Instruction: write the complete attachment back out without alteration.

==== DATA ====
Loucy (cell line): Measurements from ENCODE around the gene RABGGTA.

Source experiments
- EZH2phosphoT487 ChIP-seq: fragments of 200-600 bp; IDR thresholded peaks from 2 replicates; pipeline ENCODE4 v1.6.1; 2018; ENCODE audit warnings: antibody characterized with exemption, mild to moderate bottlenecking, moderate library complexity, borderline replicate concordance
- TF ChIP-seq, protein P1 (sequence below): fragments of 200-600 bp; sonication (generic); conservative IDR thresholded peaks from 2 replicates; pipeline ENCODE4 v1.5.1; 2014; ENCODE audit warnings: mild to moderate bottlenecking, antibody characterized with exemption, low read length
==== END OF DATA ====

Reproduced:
Loucy (cell line): Measurements from ENCODE around the gene RABGGTA.

Source experiments
- EZH2phosphoT487 ChIP-seq: fragments of 200-600 bp; IDR thresholded peaks from 2 replicates; pipeline ENCODE4 v1.6.1; 2018; ENCODE audit warnings: antibody characterized with exemption, mild to moderate bottlenecking, moderate library complexity, borderline replicate concordance
- TF ChIP-seq, protein P1 (sequence below): fragments of 200-600 bp; sonication (generic); conservative IDR thresholded peaks from 2 replicates; pipeline ENCODE4 v1.5.1; 2014; ENCODE audit warnings: mild to moderate bottlenecking, antibody characterized with exemption, low read length